Debut of Women’s Journalism
With the Saint-Simonian proletarians, she was part of the group of women who participated in the first periodical written entirely by women: The Free Woman La Femme libre, created by Marie-Reine Guindorf and Desiree Veret.
Like the two founders and participants in the first issues of The Free Woman, she drew closer to the movement of the philosopher Charles Fourier, who presented the treatment of women as the truest measure of social progress. In particular, she went to meet with Flora Tristan.
Female Publisher
Back in Lyon in 1833, Eugenie founded the first feminist periodical outside the Paris region with a publication titled The Women's Advisor [Le Conseiller des femmes], a weekly without illustrations printed by Boitel, followed for a few months by The Lyon Mosaic [La Mosaïque Lyonnaise]. Then she participated in the creation of The Peace of Both Worlds [La Paix des deux mondes], and in 1834 of The Athenaeum of Women [L’Athénée des femmes].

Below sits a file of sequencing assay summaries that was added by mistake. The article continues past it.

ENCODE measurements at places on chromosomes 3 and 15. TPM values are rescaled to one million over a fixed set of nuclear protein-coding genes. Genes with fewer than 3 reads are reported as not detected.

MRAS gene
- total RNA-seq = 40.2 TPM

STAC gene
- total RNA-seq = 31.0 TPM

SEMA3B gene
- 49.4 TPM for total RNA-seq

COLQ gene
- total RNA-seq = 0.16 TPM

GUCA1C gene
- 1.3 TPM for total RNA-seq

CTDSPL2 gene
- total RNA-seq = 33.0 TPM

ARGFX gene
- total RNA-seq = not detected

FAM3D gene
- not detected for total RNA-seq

In July 1836, back in Paris, Eugenie founded The Gazette of Women [La Gazette des Femmes] with the help of friends such as Charles Fredric Herbinot de Mauchamps. A sort of club, bringing together editors and subscribers, met to support and manage the newspaper, but also to discuss particular issues including the struggle for political and civil rights of women. Eugenie gathered many women during these weekly meetings on Thursdays at 27 Rue Lafite. There one could meet Flora Tristan, Hortense Allart, Anais Segalas and many other feminists.

Militant Feminist Politics
The revolution of 1848 gave new hope to feminism, including the lifting of restrictions on meetings, thereby allowing the development of groups that advocated for women's rights.

In March 1848, Eugenie Niboyet founded and ran a newspaper dealing only with women’s issues. The Voice of Women [La Voix des femmes], subtitled “a socialist and political newspaper representing all women’s interests,” was the first French feminist daily newspaper. Following the model of the club of The Gazette of Women [La Gazette des Femmes],